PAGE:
A 300-watt car headlamp was the inspiration behind Toio (1962), designed by Achille Castiglioni and Pier Giacomo Castiglioni. The Toio was part of the brothers ready-made objects series, and included the use of parts of a fishing pole in addition to the headlamp imported from the U.S. Placed along the lamp's nickel-plated brass hexagonal stem are fishing rod rings used to guide the electrical cord from bulb to transformer. This transformer acts as ballast by being located at the base of the height-adjustable stem (the bulb is not tilt adjustable). A cleat on the base is provided to keep the cord neatly coiled when the lamp is adjusted to a lower height. Toio is part of the permanent collection at MoMA in New York. Bulb (included): incandescent 300W/120V/Par56/MFL. Made in Italy.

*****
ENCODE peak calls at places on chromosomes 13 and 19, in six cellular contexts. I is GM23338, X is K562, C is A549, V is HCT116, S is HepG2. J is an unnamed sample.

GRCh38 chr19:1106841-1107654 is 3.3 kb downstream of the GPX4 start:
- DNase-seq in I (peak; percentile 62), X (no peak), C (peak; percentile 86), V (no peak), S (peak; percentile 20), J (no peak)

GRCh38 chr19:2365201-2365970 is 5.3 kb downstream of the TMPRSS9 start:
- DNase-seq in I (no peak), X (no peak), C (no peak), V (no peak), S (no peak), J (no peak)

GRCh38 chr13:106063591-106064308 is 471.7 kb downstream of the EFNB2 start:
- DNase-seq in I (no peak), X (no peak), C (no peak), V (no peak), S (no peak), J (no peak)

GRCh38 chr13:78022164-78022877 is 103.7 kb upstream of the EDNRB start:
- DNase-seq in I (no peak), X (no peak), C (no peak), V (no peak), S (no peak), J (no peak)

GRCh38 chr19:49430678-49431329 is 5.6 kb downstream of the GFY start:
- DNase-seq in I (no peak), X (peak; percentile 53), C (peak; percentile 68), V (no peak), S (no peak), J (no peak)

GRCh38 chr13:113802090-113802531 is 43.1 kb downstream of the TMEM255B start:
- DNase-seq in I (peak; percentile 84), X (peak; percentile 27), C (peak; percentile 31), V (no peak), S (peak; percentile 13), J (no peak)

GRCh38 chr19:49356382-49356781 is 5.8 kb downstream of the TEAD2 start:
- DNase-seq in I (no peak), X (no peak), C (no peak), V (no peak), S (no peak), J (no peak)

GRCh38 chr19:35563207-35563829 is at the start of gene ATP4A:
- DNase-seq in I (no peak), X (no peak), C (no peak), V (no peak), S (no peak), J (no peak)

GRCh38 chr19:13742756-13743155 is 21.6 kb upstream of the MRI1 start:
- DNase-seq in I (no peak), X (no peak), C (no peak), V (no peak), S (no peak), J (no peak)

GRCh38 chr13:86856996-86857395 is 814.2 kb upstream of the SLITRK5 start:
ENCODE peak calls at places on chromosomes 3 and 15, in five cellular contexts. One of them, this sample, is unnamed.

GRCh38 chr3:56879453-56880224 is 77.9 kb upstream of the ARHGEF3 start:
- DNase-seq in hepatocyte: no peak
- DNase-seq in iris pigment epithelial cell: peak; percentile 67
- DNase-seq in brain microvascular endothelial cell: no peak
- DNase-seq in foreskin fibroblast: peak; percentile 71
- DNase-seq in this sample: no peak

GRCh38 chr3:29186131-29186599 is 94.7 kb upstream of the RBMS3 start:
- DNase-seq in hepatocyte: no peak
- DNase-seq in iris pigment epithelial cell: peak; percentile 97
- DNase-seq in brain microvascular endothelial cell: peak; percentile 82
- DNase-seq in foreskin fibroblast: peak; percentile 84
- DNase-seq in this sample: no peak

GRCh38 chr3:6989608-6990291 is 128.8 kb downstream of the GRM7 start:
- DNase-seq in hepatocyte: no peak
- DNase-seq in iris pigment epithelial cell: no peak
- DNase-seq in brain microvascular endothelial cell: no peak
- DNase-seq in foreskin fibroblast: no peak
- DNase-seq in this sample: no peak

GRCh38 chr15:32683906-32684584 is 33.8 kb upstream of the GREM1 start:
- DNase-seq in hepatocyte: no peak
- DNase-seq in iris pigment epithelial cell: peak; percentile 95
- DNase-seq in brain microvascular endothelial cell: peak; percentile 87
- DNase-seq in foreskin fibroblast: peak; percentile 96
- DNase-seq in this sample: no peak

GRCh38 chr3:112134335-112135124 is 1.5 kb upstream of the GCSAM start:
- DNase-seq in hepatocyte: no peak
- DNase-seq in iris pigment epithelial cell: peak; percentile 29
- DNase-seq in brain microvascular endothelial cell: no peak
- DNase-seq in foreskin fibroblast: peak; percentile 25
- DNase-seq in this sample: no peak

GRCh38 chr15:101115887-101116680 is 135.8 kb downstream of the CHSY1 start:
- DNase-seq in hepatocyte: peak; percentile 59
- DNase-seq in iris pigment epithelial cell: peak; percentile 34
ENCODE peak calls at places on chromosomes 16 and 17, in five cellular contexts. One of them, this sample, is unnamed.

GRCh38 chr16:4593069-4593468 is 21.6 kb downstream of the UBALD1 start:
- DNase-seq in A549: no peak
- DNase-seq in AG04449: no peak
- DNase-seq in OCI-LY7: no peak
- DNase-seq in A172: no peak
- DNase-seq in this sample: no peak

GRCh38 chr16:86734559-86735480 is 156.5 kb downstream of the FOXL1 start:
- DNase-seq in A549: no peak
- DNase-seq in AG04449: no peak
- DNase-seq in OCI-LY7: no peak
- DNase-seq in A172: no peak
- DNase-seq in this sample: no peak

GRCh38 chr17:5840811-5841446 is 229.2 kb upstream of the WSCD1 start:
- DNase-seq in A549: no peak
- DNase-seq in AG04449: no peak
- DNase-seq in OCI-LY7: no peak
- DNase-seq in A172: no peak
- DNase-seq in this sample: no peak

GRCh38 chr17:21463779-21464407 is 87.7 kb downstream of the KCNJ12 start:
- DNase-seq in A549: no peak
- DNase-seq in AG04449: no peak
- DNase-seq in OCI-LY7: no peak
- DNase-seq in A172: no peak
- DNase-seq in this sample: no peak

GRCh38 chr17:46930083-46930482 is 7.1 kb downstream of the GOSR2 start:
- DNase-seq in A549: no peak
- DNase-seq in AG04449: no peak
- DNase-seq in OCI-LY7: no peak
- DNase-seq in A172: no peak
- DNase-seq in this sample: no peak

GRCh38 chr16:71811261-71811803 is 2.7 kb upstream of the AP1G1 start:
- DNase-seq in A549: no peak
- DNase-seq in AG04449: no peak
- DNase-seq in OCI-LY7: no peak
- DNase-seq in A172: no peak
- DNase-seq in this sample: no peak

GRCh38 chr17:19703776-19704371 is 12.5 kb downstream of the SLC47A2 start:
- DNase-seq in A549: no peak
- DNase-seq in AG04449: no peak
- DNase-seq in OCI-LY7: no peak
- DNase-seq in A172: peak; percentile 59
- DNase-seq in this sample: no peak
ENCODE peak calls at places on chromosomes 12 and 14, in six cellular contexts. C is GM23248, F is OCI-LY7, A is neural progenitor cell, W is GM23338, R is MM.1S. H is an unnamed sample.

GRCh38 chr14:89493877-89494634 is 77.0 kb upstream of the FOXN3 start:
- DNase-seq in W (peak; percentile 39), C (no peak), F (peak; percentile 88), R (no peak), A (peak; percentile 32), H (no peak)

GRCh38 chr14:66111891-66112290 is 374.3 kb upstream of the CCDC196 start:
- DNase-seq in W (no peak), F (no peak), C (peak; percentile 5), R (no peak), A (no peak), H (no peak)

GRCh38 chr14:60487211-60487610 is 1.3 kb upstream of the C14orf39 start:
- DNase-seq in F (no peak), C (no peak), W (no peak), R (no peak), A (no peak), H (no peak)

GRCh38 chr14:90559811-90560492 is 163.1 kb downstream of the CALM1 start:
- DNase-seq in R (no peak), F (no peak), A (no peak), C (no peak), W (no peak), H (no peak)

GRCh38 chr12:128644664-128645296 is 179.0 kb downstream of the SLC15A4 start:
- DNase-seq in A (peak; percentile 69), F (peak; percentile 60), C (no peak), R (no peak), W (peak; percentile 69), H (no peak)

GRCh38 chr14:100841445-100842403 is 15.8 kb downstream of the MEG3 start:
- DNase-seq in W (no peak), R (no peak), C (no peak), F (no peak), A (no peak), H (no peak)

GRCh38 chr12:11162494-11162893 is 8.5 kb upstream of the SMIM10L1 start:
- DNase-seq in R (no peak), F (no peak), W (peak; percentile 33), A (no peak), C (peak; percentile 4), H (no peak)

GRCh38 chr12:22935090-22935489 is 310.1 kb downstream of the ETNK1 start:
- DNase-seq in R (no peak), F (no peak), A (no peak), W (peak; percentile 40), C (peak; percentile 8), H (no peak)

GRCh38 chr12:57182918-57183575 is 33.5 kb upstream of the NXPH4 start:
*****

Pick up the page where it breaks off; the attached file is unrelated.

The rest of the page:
Enamel steel base; nickel-plated height adjustable brass stem; telescopic head; on/off switch on black cord.
"Start from scratch. Stick to common sense." Achille Castiglioni's designs are often inspired by everyday things and make use of ordinary materials like extruded aluminum and stainless steel. The genius of Castiglioni's inventive imagination is in his ability to use the minimal amount of materials while creating forms with a maximum effect.
Along with other postwar designers like Marco Zanuso and Ettore Sottsass, Castiglioni is a product of the artisan tradition of fine craftsmanship and a familial passion for sensual, expressive forms. With his brothers, designers Livio and Pier Giacomo, Achille helped establish the Milan Trienniale, the Compasso d'Oro awards and the ADI... Read more >